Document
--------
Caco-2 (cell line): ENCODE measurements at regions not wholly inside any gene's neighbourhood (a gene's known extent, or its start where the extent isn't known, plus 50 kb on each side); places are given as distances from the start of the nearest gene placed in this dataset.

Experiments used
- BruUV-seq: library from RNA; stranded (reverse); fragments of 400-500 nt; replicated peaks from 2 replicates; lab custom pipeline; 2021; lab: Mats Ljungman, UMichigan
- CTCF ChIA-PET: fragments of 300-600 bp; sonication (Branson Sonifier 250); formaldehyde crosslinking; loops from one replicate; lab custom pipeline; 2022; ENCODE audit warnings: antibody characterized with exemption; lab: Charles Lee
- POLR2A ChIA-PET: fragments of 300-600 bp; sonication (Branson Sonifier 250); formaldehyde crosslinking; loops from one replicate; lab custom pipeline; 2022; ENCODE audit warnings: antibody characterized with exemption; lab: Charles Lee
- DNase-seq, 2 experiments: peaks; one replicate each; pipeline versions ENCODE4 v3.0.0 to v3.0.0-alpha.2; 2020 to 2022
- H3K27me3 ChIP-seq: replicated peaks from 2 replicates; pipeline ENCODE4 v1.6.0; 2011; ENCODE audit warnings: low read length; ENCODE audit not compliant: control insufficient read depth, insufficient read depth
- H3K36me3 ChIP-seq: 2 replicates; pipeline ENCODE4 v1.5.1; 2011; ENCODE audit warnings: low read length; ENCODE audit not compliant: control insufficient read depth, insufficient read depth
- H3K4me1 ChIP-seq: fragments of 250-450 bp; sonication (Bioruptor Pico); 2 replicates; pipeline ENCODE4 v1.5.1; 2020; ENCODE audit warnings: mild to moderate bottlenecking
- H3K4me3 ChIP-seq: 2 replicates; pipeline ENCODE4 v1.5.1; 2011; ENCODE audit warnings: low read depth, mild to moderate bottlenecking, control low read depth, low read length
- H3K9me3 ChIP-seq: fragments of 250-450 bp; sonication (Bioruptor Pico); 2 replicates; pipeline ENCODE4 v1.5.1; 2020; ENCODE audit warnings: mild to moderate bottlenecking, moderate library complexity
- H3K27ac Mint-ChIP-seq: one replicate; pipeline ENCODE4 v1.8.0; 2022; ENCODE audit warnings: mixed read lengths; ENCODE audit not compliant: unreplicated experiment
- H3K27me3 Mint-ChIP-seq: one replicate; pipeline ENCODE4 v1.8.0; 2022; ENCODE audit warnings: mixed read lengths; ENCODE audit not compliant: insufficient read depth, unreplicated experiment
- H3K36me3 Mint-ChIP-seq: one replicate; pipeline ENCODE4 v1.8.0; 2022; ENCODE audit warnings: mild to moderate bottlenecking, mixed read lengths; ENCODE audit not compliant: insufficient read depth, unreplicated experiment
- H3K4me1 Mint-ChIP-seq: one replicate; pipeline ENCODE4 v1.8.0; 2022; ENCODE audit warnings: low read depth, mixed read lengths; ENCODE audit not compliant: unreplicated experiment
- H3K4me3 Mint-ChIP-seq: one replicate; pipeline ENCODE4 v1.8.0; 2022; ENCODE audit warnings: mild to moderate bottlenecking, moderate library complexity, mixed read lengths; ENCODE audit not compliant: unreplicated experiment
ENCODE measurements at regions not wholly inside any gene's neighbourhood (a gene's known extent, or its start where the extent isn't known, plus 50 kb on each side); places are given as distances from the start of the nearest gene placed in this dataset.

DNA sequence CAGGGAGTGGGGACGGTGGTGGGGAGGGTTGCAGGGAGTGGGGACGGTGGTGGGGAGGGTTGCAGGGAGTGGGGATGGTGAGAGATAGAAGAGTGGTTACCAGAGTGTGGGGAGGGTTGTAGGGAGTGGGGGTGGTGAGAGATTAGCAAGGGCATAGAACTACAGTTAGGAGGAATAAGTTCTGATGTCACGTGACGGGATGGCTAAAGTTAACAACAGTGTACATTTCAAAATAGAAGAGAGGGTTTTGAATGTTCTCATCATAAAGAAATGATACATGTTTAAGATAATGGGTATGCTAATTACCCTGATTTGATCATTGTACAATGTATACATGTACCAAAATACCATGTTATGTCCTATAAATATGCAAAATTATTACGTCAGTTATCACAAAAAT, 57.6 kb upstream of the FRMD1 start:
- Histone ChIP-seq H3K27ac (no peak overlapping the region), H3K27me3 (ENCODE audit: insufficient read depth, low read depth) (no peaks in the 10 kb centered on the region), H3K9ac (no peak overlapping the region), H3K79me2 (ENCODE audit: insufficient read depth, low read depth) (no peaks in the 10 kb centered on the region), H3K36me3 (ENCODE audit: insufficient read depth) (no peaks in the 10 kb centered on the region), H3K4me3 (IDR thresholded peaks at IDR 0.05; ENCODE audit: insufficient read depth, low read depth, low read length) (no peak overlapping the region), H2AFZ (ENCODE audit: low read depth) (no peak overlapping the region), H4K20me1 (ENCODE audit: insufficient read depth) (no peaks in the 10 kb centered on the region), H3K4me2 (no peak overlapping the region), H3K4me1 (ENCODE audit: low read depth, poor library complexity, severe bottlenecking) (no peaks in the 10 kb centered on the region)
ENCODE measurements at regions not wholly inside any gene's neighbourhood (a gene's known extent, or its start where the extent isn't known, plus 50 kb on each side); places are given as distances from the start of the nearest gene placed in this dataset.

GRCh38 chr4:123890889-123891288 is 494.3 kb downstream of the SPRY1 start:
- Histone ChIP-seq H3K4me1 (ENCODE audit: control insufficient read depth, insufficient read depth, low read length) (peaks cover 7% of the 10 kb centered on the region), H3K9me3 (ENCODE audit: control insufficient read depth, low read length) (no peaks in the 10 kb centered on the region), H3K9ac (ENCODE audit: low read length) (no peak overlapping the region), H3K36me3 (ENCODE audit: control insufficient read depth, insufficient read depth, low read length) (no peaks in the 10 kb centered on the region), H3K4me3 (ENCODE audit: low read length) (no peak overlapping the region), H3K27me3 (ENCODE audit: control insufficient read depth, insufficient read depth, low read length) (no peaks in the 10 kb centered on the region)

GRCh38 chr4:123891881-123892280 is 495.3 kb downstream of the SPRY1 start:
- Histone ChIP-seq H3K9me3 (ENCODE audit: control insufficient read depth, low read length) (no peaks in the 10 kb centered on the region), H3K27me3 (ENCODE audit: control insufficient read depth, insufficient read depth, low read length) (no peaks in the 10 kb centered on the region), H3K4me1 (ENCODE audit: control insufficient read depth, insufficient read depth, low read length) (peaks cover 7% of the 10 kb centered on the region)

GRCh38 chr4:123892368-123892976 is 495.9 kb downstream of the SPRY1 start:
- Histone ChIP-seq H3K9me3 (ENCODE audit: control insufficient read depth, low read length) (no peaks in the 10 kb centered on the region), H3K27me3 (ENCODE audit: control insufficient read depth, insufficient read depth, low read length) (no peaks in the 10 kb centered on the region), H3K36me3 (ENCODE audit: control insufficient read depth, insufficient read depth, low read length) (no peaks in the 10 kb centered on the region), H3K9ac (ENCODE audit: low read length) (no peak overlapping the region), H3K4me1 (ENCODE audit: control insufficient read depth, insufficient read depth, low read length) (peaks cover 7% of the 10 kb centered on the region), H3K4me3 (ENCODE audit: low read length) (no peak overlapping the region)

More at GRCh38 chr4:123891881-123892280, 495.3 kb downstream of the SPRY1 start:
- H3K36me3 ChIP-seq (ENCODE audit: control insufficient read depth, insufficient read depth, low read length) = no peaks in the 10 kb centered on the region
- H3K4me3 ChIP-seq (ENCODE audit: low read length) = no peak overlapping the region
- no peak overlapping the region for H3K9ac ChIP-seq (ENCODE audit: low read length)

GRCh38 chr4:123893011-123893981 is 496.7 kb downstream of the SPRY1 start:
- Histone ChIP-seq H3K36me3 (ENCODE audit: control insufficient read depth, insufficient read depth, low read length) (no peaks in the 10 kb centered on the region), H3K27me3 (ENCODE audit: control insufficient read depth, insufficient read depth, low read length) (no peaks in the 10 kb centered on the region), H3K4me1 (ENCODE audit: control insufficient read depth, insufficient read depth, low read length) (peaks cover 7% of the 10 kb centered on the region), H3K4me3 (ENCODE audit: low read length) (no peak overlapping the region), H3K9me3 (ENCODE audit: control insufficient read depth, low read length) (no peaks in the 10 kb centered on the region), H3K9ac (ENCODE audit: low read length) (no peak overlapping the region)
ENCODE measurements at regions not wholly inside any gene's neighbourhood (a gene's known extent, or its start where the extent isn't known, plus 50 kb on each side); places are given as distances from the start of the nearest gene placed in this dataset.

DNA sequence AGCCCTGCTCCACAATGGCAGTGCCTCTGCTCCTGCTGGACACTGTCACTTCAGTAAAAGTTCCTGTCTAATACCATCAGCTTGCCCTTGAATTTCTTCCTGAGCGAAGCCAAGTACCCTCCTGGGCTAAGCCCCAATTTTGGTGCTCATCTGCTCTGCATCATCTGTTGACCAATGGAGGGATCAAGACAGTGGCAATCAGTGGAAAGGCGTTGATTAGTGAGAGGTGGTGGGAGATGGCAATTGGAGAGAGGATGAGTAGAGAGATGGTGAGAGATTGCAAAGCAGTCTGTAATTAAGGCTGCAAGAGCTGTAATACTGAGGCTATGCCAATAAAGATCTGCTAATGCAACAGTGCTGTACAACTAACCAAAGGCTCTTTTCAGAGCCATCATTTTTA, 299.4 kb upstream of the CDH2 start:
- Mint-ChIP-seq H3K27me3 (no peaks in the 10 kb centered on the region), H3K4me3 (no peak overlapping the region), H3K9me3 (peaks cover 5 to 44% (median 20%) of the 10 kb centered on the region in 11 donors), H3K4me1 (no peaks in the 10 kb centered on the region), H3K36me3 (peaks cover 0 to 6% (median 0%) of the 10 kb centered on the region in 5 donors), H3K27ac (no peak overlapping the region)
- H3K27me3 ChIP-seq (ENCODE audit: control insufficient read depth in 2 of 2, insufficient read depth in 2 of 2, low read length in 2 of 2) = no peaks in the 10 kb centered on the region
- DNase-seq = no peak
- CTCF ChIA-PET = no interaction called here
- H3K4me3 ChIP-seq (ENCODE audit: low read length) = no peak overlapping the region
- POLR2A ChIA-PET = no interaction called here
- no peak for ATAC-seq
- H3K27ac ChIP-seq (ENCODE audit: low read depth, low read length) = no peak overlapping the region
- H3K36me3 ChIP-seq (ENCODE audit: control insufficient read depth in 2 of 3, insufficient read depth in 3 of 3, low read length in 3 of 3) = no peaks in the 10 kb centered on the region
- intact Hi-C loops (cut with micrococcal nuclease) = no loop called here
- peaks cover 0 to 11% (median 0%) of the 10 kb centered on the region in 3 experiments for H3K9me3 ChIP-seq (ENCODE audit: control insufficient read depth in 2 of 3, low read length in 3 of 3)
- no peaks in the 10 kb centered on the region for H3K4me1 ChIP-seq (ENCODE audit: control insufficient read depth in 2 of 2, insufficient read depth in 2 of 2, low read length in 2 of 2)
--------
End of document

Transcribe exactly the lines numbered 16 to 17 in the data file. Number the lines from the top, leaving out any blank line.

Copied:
- H3K4me3 Mint-ChIP-seq: one replicate; pipeline ENCODE4 v1.8.0; 2022; ENCODE audit warnings: mild to moderate bottlenecking, moderate library complexity, mixed read lengths; ENCODE audit not compliant: unreplicated experiment
ENCODE measurements at regions not wholly inside any gene's neighbourhood (a gene's known extent, or its start where the extent isn't known, plus 50 kb on each side); places are given as distances from the start of the nearest gene placed in this dataset.